The programme operated by Malta is particularly popular because as a European member state its nationals, including those who buy citizenship, can live and work anywhere in the EU. The country has, since 2014, sold citizenship to more than 700 people, most of them from Russia, the former Soviet bloc, China and the Middle East.

But concern is growing among political leaders, law enforcement and intelligence agencies that the schemes are open to abuse by criminals and sanctions-busting business people.

Transparency International and Global Witness, in a joint report published last week, described how the EU had gained nearly 100,000 new residents and 6,000 new citizens in the past decade through poorly managed arrangements that were “shrouded in secrecy”.

 

Download the Microsoft News app for your Android or iPhone device and get news & live updates on the go.

Also on the OECD blacklist are a handful of Caribbean nations that pioneered the modern-day methods for the marketing of citizenship. These include Antigua and Barbuda, the Bahamas, Dominica, Grenada, St Lucia, and St Kitts and Nevis, which has sold 16,000 passports since relaunching its programme in 2006.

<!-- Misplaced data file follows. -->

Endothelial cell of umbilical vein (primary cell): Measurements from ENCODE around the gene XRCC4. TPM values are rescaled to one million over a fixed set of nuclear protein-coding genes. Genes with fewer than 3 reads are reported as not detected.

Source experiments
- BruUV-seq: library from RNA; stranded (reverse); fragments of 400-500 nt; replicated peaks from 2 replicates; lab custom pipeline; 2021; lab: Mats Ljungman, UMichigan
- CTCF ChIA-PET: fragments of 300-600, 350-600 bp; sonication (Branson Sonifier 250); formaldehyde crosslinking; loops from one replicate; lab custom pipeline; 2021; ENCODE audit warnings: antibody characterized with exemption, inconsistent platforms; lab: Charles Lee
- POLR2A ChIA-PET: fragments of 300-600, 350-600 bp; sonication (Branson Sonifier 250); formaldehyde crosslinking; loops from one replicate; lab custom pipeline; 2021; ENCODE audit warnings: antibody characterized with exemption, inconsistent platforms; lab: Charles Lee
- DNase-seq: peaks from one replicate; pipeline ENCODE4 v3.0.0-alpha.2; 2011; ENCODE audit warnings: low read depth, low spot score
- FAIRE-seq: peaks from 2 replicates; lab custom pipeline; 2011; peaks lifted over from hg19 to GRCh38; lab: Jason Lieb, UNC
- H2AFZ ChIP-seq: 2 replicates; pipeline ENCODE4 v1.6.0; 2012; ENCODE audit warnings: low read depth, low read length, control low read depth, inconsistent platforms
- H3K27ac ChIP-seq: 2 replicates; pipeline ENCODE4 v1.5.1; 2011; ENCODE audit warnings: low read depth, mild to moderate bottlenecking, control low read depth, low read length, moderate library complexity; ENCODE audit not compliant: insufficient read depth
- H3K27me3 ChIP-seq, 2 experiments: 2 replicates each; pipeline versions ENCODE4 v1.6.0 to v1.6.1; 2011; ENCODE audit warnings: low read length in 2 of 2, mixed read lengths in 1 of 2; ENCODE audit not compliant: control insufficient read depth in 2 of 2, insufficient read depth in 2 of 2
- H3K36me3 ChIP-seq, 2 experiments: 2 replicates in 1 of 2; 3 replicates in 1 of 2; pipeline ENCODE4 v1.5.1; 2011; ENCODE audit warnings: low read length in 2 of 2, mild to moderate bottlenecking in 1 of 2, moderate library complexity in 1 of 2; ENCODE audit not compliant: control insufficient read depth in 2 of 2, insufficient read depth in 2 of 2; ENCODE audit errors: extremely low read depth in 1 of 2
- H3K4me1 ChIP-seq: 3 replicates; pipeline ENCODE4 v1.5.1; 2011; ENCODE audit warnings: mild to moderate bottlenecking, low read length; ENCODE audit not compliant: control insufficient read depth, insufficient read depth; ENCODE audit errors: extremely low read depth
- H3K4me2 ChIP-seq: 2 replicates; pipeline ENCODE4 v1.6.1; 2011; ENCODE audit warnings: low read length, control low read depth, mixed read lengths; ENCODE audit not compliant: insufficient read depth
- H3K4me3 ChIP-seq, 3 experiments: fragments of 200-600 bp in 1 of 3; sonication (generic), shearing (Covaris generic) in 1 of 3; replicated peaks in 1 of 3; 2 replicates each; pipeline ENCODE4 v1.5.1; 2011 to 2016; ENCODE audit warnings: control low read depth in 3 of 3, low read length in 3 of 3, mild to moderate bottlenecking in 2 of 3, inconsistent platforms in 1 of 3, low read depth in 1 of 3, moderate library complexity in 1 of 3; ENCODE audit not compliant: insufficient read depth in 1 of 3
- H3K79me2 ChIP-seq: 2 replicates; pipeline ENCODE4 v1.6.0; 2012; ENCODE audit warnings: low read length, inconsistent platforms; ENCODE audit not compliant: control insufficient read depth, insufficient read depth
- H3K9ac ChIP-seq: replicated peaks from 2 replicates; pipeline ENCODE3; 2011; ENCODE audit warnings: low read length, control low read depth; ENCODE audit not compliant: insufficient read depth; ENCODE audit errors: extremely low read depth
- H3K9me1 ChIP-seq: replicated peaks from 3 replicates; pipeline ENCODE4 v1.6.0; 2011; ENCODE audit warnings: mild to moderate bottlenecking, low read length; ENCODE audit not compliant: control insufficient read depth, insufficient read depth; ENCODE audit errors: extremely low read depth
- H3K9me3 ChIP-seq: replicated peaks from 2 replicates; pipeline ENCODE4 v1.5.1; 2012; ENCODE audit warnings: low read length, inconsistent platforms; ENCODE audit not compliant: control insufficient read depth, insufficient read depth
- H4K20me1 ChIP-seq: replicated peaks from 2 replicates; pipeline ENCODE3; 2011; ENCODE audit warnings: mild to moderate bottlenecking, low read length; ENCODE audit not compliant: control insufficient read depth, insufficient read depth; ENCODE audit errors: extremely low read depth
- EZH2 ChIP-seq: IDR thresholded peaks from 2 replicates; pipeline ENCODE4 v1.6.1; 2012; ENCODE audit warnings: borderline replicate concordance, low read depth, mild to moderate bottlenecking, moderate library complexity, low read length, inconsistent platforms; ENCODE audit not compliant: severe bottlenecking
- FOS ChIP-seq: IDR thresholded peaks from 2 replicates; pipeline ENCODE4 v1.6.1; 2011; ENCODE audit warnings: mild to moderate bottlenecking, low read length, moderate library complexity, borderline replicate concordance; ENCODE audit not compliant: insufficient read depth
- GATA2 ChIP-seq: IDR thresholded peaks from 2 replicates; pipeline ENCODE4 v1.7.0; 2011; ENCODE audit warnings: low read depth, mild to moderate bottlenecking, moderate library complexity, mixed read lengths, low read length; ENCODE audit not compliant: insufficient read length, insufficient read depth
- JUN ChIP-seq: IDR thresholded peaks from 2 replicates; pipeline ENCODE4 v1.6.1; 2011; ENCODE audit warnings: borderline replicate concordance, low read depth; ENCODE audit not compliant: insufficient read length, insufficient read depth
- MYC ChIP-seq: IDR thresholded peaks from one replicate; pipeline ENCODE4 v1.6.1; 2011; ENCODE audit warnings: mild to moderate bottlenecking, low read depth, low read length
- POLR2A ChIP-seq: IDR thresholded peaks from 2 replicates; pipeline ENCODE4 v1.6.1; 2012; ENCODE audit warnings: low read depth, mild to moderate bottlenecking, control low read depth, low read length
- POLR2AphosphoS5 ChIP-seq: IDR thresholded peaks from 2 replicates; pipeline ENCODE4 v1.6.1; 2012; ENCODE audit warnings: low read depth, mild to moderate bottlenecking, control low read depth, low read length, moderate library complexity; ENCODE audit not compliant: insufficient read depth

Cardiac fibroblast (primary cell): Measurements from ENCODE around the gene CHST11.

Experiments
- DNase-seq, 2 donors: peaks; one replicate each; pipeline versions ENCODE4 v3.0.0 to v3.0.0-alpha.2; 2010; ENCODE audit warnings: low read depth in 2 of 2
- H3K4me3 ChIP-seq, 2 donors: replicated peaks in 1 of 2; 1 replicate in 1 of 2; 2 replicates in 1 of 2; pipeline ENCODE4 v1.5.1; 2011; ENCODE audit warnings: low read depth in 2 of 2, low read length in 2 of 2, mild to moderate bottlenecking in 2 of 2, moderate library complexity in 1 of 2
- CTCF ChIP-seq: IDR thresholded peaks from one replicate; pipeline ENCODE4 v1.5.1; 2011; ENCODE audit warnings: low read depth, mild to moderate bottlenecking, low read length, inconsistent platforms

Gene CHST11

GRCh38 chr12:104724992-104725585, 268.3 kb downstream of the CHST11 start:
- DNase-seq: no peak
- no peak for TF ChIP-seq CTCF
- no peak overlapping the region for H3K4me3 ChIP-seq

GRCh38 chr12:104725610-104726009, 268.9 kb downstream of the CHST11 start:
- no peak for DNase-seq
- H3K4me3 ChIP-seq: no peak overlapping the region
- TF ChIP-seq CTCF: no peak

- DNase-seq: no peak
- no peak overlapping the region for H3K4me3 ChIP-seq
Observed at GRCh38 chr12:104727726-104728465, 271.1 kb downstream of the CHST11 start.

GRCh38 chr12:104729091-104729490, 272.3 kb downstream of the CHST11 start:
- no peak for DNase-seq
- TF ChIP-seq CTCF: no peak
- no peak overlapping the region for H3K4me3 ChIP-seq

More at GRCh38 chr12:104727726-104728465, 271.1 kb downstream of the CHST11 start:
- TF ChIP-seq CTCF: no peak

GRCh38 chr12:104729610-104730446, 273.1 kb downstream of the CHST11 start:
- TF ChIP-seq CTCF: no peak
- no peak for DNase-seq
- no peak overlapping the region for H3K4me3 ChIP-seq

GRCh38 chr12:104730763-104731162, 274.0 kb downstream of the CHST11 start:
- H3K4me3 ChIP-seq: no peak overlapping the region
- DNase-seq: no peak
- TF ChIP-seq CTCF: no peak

After analysing residence and citizenship schemes operated by 100 countries, the OECD says it is naming those jurisdictions that attract investors by offering low personal tax rates on income from foreign financial assets, while also not requiring an individual to spend a significant amount of time in the country.

Related: Countries the super-rich are moving to… and leaving (Lovemoney)

Citizenship for sale: Many countries have turned against immigration in recent years, but one group of migrants appear immune to the trend. Figures suggest the super-rich are more mobile than ever before. More open economies, the ease of working digitally abroad and special citizenship or "golden visa" schemes for the wealthy helped record numbers leave their home countries last year. Here are the favored destinations of the world’s elite, and the countries that some are leaving behind.

Second passports can be misused by those wishing to “hide assets held abroad”, according to the thinktank. Its flagship initiative is a framework for countries to cooperate in the fight against tax evasion by sharing information. Known as the Common Reporting Standard, the framework allows for details of bank accounts an individual might hold abroad to be sent to their home tax office.The OECD believes the ease with which the wealthiest individuals can obtain another nationality is undermining information sharing. If a UK national declares themselves as Cypriot, for example, information about their offshore bank accounts could be shared with Cyprus instead of Britain’s HM Revenue and Customs.